Education

UCLA backs down from free speech confrontation

UCLA
UCLA
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The University of California, Los Angeles said on Friday that it will not charge the Bruin Republicans student group a fee for a November 13 campus event featuring controversial conservative speaker Ben Shapiro.

The Bruin Republicans had protested the potential fee – charged if more than 30 percent of the audience is from outside the campus – as a tax on their free speech.

“Given UCLA’s commitment to free speech, and to avoid any appearance to the contrary,” said campus spokesman Tod Tamberg in an email, “UCLA has decided to also pay the basic security costs for this event. UCLA will be adopting this approach going forward while it reviews its current policy to ensure that it continues to be a useful planning tool for UCLA and registered student organizations.”

The decision came four days after a letter sent to UCLA Chancellor Gene Block by lawyers for the Bruin Republicans called the campus policy unconstitutional and demanded the fee be rescinded.

“What the university is doing, really, is taxing or financially burdening the Bruin Republicans’ viewpoints by making them pay for security and not requiring the same for other student groups,” said Tyson Langhofer, a lawyer for the Alliance for Defending Freedom, an Arizona-based Christian non-profit group.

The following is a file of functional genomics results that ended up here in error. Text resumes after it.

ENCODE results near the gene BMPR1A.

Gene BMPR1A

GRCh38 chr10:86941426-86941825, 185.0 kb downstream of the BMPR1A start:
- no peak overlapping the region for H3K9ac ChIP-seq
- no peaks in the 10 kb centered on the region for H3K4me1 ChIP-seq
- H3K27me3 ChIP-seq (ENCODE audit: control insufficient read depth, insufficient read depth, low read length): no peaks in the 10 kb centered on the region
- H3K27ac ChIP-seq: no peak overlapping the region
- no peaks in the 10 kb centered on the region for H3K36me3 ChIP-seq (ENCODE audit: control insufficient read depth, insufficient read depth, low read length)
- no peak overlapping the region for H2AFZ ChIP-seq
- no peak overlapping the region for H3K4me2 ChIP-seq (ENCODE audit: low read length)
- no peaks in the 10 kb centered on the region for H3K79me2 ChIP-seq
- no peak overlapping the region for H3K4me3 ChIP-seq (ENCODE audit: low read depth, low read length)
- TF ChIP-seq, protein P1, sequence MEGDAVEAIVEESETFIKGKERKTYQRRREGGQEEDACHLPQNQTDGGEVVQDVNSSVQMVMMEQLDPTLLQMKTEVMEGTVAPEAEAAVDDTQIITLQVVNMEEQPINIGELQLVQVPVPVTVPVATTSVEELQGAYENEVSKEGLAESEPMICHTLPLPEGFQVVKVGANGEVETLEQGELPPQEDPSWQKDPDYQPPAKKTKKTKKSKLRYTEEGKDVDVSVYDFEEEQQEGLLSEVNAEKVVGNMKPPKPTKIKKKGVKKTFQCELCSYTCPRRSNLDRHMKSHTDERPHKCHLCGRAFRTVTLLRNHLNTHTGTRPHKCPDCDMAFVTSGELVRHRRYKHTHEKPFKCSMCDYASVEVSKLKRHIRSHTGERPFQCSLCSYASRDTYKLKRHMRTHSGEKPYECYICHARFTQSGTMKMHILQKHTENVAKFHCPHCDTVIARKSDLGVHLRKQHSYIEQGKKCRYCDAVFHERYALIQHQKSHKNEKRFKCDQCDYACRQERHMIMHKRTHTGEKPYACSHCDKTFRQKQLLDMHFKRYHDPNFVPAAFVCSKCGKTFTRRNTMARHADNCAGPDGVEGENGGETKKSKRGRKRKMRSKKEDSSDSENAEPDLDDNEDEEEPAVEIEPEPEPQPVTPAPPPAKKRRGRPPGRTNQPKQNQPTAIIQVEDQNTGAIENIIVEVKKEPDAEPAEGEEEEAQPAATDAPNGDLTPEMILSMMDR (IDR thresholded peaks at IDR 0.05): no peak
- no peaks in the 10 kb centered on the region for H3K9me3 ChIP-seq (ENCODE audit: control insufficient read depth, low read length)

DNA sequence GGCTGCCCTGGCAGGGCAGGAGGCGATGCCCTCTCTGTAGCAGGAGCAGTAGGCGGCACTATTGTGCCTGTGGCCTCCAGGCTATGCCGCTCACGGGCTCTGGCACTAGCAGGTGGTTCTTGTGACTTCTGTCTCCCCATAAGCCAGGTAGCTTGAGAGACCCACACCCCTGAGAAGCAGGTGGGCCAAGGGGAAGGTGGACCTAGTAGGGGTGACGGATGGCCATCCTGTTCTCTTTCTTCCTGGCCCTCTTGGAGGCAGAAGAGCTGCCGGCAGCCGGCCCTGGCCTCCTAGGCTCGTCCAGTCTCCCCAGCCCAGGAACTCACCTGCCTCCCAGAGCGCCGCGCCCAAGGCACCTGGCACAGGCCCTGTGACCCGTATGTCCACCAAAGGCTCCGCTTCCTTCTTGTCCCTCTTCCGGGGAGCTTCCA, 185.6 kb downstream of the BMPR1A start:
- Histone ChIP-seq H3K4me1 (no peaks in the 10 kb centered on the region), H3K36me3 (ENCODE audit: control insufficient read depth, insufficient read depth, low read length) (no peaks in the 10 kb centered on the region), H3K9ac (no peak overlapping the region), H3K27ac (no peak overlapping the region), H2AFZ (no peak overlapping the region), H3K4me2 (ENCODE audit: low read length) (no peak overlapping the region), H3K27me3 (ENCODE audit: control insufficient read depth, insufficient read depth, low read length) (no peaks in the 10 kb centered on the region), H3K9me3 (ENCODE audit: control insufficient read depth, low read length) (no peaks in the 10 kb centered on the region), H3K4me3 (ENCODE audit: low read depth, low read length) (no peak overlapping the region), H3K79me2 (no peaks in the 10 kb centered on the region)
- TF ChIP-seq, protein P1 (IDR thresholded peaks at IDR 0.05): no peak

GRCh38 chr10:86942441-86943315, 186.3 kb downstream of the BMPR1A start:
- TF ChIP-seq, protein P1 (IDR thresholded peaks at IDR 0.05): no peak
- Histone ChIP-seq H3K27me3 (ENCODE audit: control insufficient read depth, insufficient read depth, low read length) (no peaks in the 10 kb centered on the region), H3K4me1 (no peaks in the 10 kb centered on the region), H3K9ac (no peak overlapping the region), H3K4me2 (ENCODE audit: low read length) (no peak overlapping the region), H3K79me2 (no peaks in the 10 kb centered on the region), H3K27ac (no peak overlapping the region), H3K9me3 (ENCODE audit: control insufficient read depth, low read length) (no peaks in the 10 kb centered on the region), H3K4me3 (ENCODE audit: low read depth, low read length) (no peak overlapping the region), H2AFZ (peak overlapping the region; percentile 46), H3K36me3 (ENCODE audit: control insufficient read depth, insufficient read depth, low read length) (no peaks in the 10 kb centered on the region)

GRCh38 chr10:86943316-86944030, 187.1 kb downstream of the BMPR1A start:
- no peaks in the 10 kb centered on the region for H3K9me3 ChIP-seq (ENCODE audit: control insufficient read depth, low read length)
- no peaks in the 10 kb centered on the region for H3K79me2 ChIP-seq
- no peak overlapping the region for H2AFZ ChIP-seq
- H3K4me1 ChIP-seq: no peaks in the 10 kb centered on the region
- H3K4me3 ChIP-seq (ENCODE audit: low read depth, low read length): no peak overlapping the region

UCLA is the second Southern California university this year to say it would not charge conservative student groups hosting firebrand conservative speakers on campus after students challenged the fees.

Shapiro, a former Breitbart News editor, has become a lightning rod because of his support of President Donald Trump, his criticism of Black Lives Matter, and harsh attacks on liberal activists.

Last year a student chapter of the conservative group Young America’s Foundation at California State University, Los Angeles had also been charged a fee by administrators when they invited Shapiro to speak on campus. Administrators then told organizers they were cancelling the speech. The speech went on anyway. Students and faculty tried to block people from entering the venue.

The Alliance for Defending Freedom helped the Cal State L.A. student group sue the university in February of this year alleging its policies violated First Amendment free speech protections. CSULA settled the lawsuit by agreeing to drop the security fees and committing not to cancel or stop campus events based on the speakers’ point of view.

UCLA told members of the Bruin Republicans that they would not be charged a security fee for their event during a scheduled meeting on Thursday to review planning for the Nov. 13 event.

Langhofer said the student group was not available to comment but the members want a peaceful event that includes productive dialogue.

Shapiro’s UCLA speech is titled “Rise of Campus Fascism” and explores increasing intolerance towards freedom of speech on college campuses.

CORRECTION:  A previous version of this story said that Shapiro cut short his 2016 CSULA speech. He did not. KPCC regrets the error.